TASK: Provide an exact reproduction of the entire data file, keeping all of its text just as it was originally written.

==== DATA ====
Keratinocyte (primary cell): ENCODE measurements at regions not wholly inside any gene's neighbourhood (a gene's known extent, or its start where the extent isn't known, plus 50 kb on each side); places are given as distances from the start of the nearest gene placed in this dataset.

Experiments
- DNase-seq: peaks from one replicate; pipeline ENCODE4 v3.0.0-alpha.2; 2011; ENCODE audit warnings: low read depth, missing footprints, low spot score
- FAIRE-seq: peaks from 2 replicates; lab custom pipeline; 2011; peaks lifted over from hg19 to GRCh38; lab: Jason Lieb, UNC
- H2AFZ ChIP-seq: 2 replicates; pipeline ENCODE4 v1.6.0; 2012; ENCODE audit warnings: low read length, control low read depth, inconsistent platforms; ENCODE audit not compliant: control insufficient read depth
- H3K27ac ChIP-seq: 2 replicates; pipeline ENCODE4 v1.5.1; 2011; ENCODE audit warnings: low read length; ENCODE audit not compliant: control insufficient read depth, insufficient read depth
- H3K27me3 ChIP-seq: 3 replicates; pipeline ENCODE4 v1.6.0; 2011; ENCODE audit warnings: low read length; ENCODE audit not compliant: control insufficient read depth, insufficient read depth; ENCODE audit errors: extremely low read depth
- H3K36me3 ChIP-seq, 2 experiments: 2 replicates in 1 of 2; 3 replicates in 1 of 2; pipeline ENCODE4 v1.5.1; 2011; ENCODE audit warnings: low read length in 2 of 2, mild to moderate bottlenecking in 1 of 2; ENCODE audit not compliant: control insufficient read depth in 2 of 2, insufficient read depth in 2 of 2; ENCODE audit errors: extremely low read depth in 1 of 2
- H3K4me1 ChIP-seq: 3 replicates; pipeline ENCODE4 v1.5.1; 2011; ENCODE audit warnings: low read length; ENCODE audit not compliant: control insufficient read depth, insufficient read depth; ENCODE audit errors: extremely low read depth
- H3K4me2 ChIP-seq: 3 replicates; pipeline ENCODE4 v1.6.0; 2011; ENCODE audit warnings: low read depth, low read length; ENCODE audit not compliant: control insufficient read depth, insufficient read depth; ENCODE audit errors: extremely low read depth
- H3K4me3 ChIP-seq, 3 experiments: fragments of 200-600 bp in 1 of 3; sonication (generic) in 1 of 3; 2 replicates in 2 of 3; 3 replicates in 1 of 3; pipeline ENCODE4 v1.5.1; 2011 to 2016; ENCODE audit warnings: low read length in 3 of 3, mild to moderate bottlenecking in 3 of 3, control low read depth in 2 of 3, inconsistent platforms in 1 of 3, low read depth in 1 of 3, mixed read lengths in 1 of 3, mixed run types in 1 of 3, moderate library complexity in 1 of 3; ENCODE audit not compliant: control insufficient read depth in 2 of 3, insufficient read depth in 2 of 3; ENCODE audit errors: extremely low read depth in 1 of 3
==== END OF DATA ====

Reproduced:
Keratinocyte (primary cell): ENCODE measurements at regions not wholly inside any gene's neighbourhood (a gene's known extent, or its start where the extent isn't known, plus 50 kb on each side); places are given as distances from the start of the nearest gene placed in this dataset.

Experiments
- DNase-seq: peaks from one replicate; pipeline ENCODE4 v3.0.0-alpha.2; 2011; ENCODE audit warnings: low read depth, missing footprints, low spot score
- FAIRE-seq: peaks from 2 replicates; lab custom pipeline; 2011; peaks lifted over from hg19 to GRCh38; lab: Jason Lieb, UNC
- H2AFZ ChIP-seq: 2 replicates; pipeline ENCODE4 v1.6.0; 2012; ENCODE audit warnings: low read length, control low read depth, inconsistent platforms; ENCODE audit not compliant: control insufficient read depth
- H3K27ac ChIP-seq: 2 replicates; pipeline ENCODE4 v1.5.1; 2011; ENCODE audit warnings: low read length; ENCODE audit not compliant: control insufficient read depth, insufficient read depth
- H3K27me3 ChIP-seq: 3 replicates; pipeline ENCODE4 v1.6.0; 2011; ENCODE audit warnings: low read length; ENCODE audit not compliant: control insufficient read depth, insufficient read depth; ENCODE audit errors: extremely low read depth
- H3K36me3 ChIP-seq, 2 experiments: 2 replicates in 1 of 2; 3 replicates in 1 of 2; pipeline ENCODE4 v1.5.1; 2011; ENCODE audit warnings: low read length in 2 of 2, mild to moderate bottlenecking in 1 of 2; ENCODE audit not compliant: control insufficient read depth in 2 of 2, insufficient read depth in 2 of 2; ENCODE audit errors: extremely low read depth in 1 of 2
- H3K4me1 ChIP-seq: 3 replicates; pipeline ENCODE4 v1.5.1; 2011; ENCODE audit warnings: low read length; ENCODE audit not compliant: control insufficient read depth, insufficient read depth; ENCODE audit errors: extremely low read depth
- H3K4me2 ChIP-seq: 3 replicates; pipeline ENCODE4 v1.6.0; 2011; ENCODE audit warnings: low read depth, low read length; ENCODE audit not compliant: control insufficient read depth, insufficient read depth; ENCODE audit errors: extremely low read depth
- H3K4me3 ChIP-seq, 3 experiments: fragments of 200-600 bp in 1 of 3; sonication (generic) in 1 of 3; 2 replicates in 2 of 3; 3 replicates in 1 of 3; pipeline ENCODE4 v1.5.1; 2011 to 2016; ENCODE audit warnings: low read length in 3 of 3, mild to moderate bottlenecking in 3 of 3, control low read depth in 2 of 3, inconsistent platforms in 1 of 3, low read depth in 1 of 3, mixed read lengths in 1 of 3, mixed run types in 1 of 3, moderate library complexity in 1 of 3; ENCODE audit not compliant: control insufficient read depth in 2 of 3, insufficient read depth in 2 of 3; ENCODE audit errors: extremely low read depth in 1 of 3